I like praying the Liturgy of the Hours because, at a bare minimum, it gives me something to say to God. Not just the words of the prayers but, basically, “I’m really grateful for prayer traditions because I’d pretty much suck at having to make all this up on my own.” Instead of just being grateful for language period, it’s kind of like being grateful for slang — the shared set of references that characterize a relationship or a community.
The trouble is, that I haven’t been praying for very long and I may have read the cautionary bits in The Screwtape Letters about praying to an idol of your own idea of God rather than God too much, which makes me a little nervous about which way I’m directing these prayers and this gratitude. Especially because I’d noticed one kind of slippage in particular.
When I think of immaterial things, I tend to think of Morality, which might not be that bad as a focus of prayer, even if I need to expand it out a little. The trouble is I also think of Math, and since it’s much easier to think about clearly and distinctly, I was running into a problem. I certainly wasn’t intending to pray to the Pythagorean theorem (which would make me a very strange sort of pagan), but I was drifting away from trying to talk to a Person and over to just thinking about immaterial ideas.
So, basically, instead of fighting these thoughts, I kept thinking about whatever math concepts popped into my mind. I thought about when I’d learned them, how exciting they were, and the way I got to share that joy with my friends. Then I basically reminded myself, “God is Truth, so he totally shares your delight in these things. In fact, he delights in your delight and would love to draw you further up and further in to contemplate and be changed by higher truths in math and in everything else.”
And that meant I was basically thinking about a person and a relationship again. In my own weird little way.
—The other math-related prayer hijinks came out of praying St. Patrick’s Breastplate. There’s a little litany in it near the end that goes like this:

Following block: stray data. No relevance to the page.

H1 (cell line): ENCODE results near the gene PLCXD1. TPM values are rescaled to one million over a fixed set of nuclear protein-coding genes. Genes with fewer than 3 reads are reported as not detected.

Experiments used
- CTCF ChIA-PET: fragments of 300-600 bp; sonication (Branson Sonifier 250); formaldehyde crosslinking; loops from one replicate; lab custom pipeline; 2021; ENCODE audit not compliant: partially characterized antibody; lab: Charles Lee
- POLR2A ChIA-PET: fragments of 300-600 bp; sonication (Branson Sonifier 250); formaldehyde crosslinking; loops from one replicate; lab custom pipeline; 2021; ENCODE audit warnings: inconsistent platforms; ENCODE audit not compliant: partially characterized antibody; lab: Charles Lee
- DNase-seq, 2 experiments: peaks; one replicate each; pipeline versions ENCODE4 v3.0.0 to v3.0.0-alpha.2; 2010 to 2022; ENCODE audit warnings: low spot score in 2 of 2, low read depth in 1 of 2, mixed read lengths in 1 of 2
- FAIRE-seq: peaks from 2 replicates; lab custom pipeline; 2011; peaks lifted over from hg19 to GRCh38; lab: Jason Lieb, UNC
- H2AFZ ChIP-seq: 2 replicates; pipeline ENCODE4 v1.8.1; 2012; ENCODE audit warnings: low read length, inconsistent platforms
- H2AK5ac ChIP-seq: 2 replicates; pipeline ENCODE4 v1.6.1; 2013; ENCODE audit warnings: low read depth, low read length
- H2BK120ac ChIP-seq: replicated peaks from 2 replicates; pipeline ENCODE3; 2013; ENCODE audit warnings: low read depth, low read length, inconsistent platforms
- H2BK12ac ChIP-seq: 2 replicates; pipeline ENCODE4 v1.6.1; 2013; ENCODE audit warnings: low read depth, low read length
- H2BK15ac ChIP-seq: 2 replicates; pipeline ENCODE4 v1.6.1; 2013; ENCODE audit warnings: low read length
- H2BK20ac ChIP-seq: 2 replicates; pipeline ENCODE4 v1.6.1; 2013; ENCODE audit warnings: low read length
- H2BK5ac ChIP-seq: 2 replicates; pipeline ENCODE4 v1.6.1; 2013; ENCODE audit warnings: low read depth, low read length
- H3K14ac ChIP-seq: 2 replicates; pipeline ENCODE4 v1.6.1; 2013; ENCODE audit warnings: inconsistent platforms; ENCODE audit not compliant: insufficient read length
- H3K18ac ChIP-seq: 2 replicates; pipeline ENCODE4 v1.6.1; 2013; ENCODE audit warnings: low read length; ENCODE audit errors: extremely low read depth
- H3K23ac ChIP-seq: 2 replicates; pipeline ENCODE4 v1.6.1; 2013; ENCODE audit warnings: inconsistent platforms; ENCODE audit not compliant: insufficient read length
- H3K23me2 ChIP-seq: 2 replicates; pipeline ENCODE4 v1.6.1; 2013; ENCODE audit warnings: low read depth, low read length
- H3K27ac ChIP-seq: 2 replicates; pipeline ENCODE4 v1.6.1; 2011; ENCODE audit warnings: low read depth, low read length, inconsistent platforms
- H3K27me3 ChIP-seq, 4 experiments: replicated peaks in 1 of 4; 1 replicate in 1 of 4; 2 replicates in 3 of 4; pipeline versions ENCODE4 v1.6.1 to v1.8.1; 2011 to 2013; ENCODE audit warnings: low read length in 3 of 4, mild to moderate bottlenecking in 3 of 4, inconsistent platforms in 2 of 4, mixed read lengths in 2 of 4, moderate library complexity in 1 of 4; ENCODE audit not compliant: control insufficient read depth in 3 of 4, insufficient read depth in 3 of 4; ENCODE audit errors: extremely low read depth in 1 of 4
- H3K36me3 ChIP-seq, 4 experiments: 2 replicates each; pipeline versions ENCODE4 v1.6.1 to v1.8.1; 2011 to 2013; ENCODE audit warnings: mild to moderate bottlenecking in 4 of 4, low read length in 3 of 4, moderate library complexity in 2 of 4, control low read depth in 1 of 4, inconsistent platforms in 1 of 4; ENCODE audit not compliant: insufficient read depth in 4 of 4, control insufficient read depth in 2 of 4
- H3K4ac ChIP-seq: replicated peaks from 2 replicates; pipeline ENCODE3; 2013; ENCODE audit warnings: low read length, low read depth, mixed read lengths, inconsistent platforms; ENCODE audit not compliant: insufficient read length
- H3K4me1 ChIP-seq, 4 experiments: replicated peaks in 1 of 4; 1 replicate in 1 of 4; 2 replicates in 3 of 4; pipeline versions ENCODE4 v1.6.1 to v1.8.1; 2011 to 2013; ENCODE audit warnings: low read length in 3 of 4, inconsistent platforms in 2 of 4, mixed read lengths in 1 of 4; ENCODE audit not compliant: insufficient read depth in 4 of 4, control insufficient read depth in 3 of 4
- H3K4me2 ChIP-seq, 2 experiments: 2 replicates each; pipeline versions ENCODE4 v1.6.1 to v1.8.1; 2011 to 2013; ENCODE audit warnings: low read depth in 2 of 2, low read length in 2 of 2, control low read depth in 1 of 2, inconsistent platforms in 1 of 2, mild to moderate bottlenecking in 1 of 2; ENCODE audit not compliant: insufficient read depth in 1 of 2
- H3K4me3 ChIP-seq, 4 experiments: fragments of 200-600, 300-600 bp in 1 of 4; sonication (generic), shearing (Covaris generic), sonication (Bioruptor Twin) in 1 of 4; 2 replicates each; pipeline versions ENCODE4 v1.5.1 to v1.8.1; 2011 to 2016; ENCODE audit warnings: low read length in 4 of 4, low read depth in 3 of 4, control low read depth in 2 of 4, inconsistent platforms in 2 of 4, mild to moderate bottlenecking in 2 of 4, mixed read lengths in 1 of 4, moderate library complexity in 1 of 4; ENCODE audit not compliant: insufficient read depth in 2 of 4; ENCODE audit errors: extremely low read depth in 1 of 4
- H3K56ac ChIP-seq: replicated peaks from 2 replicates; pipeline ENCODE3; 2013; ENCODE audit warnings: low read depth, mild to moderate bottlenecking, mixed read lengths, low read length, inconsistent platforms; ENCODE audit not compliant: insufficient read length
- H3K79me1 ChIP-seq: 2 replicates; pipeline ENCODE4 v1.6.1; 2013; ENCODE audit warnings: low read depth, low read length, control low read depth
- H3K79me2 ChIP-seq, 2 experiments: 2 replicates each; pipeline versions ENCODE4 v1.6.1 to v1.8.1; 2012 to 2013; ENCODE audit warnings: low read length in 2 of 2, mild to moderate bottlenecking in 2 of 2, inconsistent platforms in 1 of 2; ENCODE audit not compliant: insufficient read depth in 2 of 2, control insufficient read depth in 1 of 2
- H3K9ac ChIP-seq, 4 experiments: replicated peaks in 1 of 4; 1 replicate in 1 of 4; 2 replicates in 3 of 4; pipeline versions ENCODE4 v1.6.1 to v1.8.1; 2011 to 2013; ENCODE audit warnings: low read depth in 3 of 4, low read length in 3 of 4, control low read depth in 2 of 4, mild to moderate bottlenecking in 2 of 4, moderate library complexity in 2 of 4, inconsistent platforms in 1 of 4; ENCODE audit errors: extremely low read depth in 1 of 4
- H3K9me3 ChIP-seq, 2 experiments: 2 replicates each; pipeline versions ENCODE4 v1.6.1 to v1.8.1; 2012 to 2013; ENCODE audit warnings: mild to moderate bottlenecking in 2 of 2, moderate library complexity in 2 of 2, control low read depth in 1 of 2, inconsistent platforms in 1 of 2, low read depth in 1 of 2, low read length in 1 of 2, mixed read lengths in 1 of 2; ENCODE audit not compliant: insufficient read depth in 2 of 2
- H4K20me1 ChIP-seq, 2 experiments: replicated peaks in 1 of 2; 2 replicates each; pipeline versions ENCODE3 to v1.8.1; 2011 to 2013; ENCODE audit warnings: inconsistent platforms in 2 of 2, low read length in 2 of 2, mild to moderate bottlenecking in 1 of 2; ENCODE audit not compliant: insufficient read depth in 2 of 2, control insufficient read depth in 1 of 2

Christ be with me, Christ within me,
Christ behind me, Christ before me,
Christ beside me, Christ to win me,
Christ to comfort and restore me.
Christ beneath me, Christ above me,
Christ in quiet, Christ in danger,
Christ in hearts of all that love me,
Christ in mouth of friend and stranger.
I had prayed through the whole Breastplate right before sending an email to tell someone I was close to (and whom I though would be upset) about my conversion. And right after I hit send, I went to my anti-gravity yoga class to relax and prevent myself from checking my email obsessively for a reply.
I realized during one of the quiet meditative bits that I could still be praying. The trouble was that I hadn’t memorized very many prayers, and St. Patrick’s Breastplate was not one of them. But I figured, I might not know the litany accurately, but I know the general form. “Christ in one place, Christ in a diametrically opposed place.” That’s how I ended up praying something like this:
Christ above me, Christ below me,
Christ within me, Christ beside me,
Christ when I rise up, and Christ when I lie down,
Christ in three-space, Christ in tiny rolled up dimensions where gravity lives
I figured that was probably ok, as it’s totally what St. Patrick would have written if he’d been able to share in the delight of God’s creation through theoretical physics.